Association of combination antiretroviral therapy with risk of neurological diseases in patients with HIV/AIDS in Taiwan: a nested case-control study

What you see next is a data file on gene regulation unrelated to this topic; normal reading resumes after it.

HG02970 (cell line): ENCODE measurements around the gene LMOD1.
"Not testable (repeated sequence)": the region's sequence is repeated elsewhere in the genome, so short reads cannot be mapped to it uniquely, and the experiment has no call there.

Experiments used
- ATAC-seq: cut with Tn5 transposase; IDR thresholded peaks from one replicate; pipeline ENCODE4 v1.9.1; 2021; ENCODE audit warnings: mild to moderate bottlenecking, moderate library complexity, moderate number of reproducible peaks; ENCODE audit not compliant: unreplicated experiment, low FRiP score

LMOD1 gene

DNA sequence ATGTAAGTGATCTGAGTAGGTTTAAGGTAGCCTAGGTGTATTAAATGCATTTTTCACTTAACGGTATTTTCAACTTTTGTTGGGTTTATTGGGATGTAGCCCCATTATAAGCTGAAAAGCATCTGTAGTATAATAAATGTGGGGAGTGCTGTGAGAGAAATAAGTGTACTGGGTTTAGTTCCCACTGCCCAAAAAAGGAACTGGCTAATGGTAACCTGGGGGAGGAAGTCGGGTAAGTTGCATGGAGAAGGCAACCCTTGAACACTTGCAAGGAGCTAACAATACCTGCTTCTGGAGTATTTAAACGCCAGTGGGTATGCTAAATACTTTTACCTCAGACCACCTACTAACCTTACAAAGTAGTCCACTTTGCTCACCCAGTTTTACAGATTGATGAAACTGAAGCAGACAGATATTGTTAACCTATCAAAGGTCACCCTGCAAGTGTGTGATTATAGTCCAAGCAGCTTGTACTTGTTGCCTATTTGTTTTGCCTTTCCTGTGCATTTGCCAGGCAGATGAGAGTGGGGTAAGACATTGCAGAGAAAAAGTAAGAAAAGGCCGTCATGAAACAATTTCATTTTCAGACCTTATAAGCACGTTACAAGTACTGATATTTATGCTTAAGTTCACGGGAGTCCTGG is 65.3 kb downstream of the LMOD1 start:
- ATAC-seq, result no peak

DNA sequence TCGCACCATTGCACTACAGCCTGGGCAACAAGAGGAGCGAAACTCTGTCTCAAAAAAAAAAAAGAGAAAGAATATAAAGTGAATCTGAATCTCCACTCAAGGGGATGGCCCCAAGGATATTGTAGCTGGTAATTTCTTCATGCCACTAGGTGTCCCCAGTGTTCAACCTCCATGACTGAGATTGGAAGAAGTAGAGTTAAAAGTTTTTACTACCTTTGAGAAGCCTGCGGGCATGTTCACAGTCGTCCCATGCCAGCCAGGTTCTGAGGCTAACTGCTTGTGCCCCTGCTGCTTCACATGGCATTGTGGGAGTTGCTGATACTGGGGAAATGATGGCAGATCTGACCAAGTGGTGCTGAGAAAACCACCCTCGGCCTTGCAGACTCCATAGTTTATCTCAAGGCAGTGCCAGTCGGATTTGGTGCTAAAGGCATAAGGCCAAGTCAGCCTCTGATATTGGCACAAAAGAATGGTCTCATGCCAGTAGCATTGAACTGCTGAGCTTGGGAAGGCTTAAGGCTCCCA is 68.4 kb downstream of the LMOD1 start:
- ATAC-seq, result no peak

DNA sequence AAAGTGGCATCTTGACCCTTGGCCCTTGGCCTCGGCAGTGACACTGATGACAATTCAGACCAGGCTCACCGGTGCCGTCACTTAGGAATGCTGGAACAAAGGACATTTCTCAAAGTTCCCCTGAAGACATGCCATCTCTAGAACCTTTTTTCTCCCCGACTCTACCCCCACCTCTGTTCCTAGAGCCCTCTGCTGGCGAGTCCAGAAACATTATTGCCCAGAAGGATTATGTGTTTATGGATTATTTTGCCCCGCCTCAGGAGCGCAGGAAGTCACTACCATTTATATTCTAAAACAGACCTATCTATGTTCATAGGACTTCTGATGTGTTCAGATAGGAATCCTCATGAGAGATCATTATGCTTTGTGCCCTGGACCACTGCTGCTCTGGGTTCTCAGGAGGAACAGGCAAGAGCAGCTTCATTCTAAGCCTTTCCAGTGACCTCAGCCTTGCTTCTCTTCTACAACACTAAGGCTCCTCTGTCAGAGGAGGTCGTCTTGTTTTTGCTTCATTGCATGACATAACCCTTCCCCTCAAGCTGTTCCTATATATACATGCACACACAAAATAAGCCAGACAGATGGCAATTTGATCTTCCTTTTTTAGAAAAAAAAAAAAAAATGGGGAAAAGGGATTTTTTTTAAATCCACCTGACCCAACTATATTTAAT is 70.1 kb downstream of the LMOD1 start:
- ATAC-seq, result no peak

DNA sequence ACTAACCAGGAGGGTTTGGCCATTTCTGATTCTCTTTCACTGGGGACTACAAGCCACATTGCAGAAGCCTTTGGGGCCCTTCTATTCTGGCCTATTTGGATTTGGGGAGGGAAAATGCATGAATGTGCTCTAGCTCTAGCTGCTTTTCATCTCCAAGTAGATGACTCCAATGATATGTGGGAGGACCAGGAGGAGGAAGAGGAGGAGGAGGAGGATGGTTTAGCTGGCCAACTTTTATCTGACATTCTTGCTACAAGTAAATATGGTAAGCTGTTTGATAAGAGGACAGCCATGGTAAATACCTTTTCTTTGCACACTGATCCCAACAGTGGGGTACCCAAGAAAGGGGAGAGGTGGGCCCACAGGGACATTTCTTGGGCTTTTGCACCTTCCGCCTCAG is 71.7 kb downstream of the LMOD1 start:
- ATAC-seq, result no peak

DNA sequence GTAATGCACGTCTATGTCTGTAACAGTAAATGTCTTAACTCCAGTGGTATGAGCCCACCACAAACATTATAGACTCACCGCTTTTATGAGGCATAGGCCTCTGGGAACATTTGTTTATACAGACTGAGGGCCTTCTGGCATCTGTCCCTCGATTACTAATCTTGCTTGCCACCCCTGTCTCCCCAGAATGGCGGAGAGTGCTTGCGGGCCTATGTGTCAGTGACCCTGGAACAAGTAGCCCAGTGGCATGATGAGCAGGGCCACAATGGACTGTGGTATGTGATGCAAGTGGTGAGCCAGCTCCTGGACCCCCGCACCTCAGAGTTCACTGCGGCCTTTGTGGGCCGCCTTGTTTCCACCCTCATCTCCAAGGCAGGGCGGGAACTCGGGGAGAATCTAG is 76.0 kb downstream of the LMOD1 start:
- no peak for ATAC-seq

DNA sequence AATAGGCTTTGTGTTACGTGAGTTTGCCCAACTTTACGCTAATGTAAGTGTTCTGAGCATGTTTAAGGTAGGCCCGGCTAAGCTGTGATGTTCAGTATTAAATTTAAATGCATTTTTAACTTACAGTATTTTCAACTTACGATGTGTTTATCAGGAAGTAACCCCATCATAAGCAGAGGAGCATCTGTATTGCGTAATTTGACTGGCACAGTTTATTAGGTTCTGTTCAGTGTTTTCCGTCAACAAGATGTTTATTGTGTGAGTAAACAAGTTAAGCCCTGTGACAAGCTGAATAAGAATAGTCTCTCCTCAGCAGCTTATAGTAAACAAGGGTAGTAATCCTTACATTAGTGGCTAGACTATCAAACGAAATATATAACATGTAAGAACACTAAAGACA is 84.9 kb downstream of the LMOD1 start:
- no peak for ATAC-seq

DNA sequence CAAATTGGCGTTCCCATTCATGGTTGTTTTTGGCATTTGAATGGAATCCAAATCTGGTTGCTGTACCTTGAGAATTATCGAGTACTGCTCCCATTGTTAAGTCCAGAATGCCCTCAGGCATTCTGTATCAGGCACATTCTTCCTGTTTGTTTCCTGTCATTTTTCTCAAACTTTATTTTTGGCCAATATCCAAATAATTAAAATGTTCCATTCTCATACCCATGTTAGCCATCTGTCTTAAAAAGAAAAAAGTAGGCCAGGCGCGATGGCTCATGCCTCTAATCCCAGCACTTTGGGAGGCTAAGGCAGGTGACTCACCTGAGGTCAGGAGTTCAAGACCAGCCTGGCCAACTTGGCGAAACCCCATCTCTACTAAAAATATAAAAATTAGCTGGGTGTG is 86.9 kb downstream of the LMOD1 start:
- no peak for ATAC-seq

Heterogeneous neurocognitive impairment remains an important issue, even in the era of combination antiretroviral therapy (cART), with an incidence ranging from 15% to 65%. Although ART drugs with higher penetration scores to the central nervous system (CNS) show better HIV replication control in the CNS, the association between CNS penetration effectiveness (CPE) scores and neurocognitive impairment remains inconclusive. To explore whether ART exposure is associated with the risk of neurological diseases among patients with HIV/AIDS, this study in Taiwan involved 2,571 patients with neurological diseases and 10,284 matched, randomly selected patients without neurological diseases between 2010 and 2017. A conditional logistic regression model was used in this study. The parameters for ART exposure included ART usage, timing of exposure, cumulative defined daily dose (DDD), adherence, and cumulative CPE score. Incident cases of neurological diseases, including CNS infections, cognitive disorders, vasculopathy, and peripheral neuropathy, were obtained from the National Health Insurance Research Database in Taiwan. Odds ratios (ORs) for the risk of neurological diseases were conducted using a multivariate conditional logistic regression model. Patients with a history of past exposure (OR: 1.68, 95% confidence interval [CI]:1.22–2.32), low cumulative DDDs (< 2,500) (OR: 1.28, 95% CI: 1.15–1.42), low adherence (0 < adherence (ADH) ≤ 0.8) (OR: 1.46, 95% CI: 1.30–1.64), or high cumulative CPE scores (>14) (OR: 1.34, 95% CI: 1.14–1.57) had a high risk of neurological diseases. When stratified by classes of ART drugs, patients with low cumulative DDDs or low adherence had a high risk of neurological diseases, including NRTIs, PIs, NNRTIs, INSTIs, and multi-drug tablets. Subgroup analyses also suggested that patients with low cumulative DDDs or low adherence had a high risk of neurological diseases when they had high cumulative CPE scores. Patients with high cumulative DDDs or medication adherence were protected against neurological diseases only when they had low cumulative CPE scores (≤ 14). Patients may be at risk for neurological diseases when they have low cumulative DDDs, low adherence, or usage with high cumulative CPE scores. Continuous usage and low cumulative CPE scores of ART drugs may benefit neurocognitive health in patients with HIV/AIDS.